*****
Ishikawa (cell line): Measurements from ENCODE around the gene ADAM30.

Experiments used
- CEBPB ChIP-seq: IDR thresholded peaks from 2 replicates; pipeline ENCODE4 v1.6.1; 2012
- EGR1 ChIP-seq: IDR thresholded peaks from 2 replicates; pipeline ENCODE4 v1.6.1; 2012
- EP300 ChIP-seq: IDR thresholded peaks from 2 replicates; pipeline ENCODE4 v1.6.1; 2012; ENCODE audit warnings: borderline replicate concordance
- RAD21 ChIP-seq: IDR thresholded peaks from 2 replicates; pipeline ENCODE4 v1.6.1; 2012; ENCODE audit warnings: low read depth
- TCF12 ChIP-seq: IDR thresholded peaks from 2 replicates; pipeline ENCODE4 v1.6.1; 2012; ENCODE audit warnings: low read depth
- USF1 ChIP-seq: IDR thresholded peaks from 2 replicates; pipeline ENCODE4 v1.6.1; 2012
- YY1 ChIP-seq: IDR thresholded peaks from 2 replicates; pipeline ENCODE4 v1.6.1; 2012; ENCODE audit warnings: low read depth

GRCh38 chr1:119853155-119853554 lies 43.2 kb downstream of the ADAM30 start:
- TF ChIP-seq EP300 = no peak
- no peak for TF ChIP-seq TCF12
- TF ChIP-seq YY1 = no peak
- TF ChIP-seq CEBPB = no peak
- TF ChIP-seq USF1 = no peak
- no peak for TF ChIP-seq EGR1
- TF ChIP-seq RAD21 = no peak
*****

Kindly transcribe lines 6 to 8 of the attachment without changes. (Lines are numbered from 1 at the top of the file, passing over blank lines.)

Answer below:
- RAD21 ChIP-seq: IDR thresholded peaks from 2 replicates; pipeline ENCODE4 v1.6.1; 2012; ENCODE audit warnings: low read depth
- TCF12 ChIP-seq: IDR thresholded peaks from 2 replicates; pipeline ENCODE4 v1.6.1; 2012; ENCODE audit warnings: low read depth
- USF1 ChIP-seq: IDR thresholded peaks from 2 replicates; pipeline ENCODE4 v1.6.1; 2012